Lauren A. Cerruto is a poet, fiction writer, and medical writer from northern New Jersey. Her individual poems have appeared or are forthcoming in a variety of print and on-line journals including Cliterature, Pirene’s Fountain, Margie: The American Journal of Poetry, The Journal of NJ Poets, The Paterson Literary Review, Black Fox Literary Magazine, Mothers Always Write, Ishka Bibble, Monhegan.com, and PoetsOnline.org. She is currently working on her first poetry chapbook and a novel.
Our first date, he unbuckled to show me his
favorite souvenir from Glastonbury: a cracked
brown leather belt, an inch and a half wide,
soft pliable hide that flexes and folds,
fastened with a two-inch square aged-bronze buckle.
Later, I gripped that buckle in both hands,
watched flecks of gold swim in his green eyes
as I tugged hard, made the prong slip its hole,
I left him waiting while I unthreaded
the whole thirty-four inches one loop at a time,
placed the belt in a neat coil on the carpet.
So many times since, I have pulled that broad, brown,
British belt out of khaki pants, cargo pants, dress pants,
black jeans, corduroys, cotton shorts
before untucking his shirt tails.
I have unbuttoned button-down shirts
from his throat all the way down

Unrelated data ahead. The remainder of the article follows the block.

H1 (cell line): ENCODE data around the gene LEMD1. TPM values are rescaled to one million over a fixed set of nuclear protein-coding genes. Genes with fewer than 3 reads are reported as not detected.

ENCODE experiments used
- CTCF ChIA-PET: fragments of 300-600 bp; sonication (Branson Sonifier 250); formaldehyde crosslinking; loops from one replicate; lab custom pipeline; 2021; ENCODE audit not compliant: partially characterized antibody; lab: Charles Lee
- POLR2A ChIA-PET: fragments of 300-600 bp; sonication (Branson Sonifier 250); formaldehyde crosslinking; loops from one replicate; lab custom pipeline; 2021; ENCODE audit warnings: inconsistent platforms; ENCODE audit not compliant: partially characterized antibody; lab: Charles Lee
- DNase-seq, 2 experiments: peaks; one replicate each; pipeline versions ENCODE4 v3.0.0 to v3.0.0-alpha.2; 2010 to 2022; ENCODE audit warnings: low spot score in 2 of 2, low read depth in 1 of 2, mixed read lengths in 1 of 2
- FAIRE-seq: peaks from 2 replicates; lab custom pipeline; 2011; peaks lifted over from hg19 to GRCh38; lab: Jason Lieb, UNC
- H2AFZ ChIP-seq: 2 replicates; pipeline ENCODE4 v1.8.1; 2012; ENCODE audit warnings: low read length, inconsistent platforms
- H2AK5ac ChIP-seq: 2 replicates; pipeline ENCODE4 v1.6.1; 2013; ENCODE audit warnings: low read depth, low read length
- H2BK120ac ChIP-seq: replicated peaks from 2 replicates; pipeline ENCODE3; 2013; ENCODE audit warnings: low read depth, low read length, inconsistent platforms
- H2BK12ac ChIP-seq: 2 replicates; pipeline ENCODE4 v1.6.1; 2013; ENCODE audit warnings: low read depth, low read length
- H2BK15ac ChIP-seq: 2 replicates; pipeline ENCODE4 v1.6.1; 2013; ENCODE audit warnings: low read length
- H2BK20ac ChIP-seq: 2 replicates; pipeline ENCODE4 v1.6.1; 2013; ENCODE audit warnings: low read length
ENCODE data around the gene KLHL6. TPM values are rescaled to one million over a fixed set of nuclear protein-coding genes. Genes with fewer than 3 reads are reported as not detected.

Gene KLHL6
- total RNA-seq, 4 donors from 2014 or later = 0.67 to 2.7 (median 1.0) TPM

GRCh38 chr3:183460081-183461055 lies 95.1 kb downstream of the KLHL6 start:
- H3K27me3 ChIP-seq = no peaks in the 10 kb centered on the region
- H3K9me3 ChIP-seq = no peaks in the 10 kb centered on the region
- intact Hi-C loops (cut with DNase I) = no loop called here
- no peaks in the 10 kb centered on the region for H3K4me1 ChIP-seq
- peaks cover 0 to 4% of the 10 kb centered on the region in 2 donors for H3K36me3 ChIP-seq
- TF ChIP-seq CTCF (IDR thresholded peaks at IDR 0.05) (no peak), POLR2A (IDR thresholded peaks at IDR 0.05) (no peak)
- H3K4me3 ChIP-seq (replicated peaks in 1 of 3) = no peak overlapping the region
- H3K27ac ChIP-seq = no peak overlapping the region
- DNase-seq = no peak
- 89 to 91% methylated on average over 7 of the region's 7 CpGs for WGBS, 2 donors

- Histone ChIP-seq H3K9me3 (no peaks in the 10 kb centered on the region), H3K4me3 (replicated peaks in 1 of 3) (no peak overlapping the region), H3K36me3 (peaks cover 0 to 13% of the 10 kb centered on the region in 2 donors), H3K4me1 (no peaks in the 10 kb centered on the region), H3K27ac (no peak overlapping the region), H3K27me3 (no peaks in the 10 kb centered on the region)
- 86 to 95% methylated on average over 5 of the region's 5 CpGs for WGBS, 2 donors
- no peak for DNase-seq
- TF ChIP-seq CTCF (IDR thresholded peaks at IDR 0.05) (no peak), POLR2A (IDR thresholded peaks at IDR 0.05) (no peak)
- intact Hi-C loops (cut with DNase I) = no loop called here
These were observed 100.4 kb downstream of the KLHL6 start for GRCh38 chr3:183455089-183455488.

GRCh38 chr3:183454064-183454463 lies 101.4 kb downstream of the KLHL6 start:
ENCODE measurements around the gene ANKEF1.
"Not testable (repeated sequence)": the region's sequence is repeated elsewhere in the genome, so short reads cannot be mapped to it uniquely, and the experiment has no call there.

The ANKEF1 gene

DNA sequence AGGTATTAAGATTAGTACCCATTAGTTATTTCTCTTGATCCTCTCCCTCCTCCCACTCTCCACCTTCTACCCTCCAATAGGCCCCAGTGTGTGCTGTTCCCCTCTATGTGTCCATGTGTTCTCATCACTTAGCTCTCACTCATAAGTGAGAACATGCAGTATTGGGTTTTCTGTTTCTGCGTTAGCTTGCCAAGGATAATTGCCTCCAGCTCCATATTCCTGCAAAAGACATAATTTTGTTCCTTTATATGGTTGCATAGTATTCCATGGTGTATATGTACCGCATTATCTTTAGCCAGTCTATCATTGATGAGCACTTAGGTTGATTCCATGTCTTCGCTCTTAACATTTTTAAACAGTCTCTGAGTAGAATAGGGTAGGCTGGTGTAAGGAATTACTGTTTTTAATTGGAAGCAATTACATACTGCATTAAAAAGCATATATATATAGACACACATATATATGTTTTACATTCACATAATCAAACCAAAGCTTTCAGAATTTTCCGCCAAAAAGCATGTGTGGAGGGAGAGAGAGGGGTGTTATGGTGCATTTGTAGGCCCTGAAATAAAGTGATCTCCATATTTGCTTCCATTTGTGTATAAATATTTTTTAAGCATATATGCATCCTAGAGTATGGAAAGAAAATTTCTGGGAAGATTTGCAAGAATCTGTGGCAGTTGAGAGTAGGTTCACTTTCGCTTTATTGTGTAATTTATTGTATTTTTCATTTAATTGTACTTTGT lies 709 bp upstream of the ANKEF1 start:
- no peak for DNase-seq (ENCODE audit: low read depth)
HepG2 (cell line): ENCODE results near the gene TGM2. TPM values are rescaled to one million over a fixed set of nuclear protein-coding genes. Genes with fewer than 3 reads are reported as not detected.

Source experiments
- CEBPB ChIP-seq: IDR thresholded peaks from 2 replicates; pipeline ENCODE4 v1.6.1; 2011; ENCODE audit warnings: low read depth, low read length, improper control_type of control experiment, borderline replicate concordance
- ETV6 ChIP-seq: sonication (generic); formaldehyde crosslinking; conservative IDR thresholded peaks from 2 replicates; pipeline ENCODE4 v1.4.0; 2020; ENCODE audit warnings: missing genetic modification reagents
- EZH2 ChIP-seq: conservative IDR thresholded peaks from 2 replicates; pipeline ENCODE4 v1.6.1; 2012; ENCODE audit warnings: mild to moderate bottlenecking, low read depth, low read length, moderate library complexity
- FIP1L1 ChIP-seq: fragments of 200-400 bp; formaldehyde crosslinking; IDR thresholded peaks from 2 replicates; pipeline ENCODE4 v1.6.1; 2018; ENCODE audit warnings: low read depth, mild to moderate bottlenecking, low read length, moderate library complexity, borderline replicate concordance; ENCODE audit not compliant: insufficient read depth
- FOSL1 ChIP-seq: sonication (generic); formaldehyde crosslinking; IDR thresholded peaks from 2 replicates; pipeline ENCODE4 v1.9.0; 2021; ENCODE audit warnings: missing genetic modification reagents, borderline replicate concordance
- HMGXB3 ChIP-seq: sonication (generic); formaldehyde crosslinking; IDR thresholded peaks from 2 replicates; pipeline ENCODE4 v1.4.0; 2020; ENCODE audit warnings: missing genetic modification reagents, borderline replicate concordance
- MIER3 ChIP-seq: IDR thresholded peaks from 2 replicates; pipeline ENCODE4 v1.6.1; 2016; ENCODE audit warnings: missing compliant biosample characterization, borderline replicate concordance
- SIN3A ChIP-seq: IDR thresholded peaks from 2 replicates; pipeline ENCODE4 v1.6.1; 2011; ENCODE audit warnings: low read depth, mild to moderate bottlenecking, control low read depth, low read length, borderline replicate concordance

to that big bronze buckle, like meandering
through Security and Customs
before entering a new country.
I like it best when he wears blue jeans
and a black T-shirt, a look that makes me want
to unbuckle the broad British belt right away,
leave it threaded, so the buckle bangs
when his jeans hit the floor.
I have raised bulky blue, green, and tan
sweaters to run both hands
through the curls on his chest, slide them
to his belly, warm them along
the southern pathway of his body, all the way
to the hard, cold metal of that buckle.
It stands at the entrance like a well-built
security guard who greets me at the door
with a wink and a nod. Repetition only adds
to anticipation. Just last night,
it felt the same and still like new,
when I took the buckle in both hands,
the gold swam wildly in his green eyes,
both of us held our breath,
waiting for it to come undone.